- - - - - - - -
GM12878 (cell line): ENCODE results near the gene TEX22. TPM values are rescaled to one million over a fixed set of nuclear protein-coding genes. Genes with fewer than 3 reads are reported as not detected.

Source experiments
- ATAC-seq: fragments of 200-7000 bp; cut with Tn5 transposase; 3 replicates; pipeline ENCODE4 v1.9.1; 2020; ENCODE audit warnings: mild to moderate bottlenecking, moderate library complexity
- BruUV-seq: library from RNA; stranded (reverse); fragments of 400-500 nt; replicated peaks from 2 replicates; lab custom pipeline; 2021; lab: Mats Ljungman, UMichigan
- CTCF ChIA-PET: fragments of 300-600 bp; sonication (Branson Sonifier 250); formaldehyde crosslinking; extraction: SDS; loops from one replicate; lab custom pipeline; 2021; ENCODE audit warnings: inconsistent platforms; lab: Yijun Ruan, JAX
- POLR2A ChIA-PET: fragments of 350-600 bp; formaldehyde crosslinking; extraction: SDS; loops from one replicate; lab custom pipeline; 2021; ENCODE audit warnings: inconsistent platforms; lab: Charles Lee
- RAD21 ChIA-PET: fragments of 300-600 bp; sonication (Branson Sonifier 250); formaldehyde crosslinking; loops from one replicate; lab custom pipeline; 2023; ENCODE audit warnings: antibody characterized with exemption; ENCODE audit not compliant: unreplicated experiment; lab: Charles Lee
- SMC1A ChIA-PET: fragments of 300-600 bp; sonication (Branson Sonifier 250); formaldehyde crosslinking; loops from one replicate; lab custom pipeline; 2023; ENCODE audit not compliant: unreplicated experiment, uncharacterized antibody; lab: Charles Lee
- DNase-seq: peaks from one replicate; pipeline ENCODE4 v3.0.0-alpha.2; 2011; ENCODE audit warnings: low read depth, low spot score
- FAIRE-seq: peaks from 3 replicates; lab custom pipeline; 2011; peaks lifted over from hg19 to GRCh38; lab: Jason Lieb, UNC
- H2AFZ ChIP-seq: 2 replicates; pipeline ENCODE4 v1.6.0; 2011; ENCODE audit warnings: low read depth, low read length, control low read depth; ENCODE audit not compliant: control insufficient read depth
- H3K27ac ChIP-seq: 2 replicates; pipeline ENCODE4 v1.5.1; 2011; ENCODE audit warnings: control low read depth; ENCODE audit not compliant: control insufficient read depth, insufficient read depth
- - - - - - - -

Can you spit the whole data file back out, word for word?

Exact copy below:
GM12878 (cell line): ENCODE results near the gene TEX22. TPM values are rescaled to one million over a fixed set of nuclear protein-coding genes. Genes with fewer than 3 reads are reported as not detected.

Source experiments
- ATAC-seq: fragments of 200-7000 bp; cut with Tn5 transposase; 3 replicates; pipeline ENCODE4 v1.9.1; 2020; ENCODE audit warnings: mild to moderate bottlenecking, moderate library complexity
- BruUV-seq: library from RNA; stranded (reverse); fragments of 400-500 nt; replicated peaks from 2 replicates; lab custom pipeline; 2021; lab: Mats Ljungman, UMichigan
- CTCF ChIA-PET: fragments of 300-600 bp; sonication (Branson Sonifier 250); formaldehyde crosslinking; extraction: SDS; loops from one replicate; lab custom pipeline; 2021; ENCODE audit warnings: inconsistent platforms; lab: Yijun Ruan, JAX
- POLR2A ChIA-PET: fragments of 350-600 bp; formaldehyde crosslinking; extraction: SDS; loops from one replicate; lab custom pipeline; 2021; ENCODE audit warnings: inconsistent platforms; lab: Charles Lee
- RAD21 ChIA-PET: fragments of 300-600 bp; sonication (Branson Sonifier 250); formaldehyde crosslinking; loops from one replicate; lab custom pipeline; 2023; ENCODE audit warnings: antibody characterized with exemption; ENCODE audit not compliant: unreplicated experiment; lab: Charles Lee
- SMC1A ChIA-PET: fragments of 300-600 bp; sonication (Branson Sonifier 250); formaldehyde crosslinking; loops from one replicate; lab custom pipeline; 2023; ENCODE audit not compliant: unreplicated experiment, uncharacterized antibody; lab: Charles Lee
- DNase-seq: peaks from one replicate; pipeline ENCODE4 v3.0.0-alpha.2; 2011; ENCODE audit warnings: low read depth, low spot score
- FAIRE-seq: peaks from 3 replicates; lab custom pipeline; 2011; peaks lifted over from hg19 to GRCh38; lab: Jason Lieb, UNC
- H2AFZ ChIP-seq: 2 replicates; pipeline ENCODE4 v1.6.0; 2011; ENCODE audit warnings: low read depth, low read length, control low read depth; ENCODE audit not compliant: control insufficient read depth
- H3K27ac ChIP-seq: 2 replicates; pipeline ENCODE4 v1.5.1; 2011; ENCODE audit warnings: control low read depth; ENCODE audit not compliant: control insufficient read depth, insufficient read depth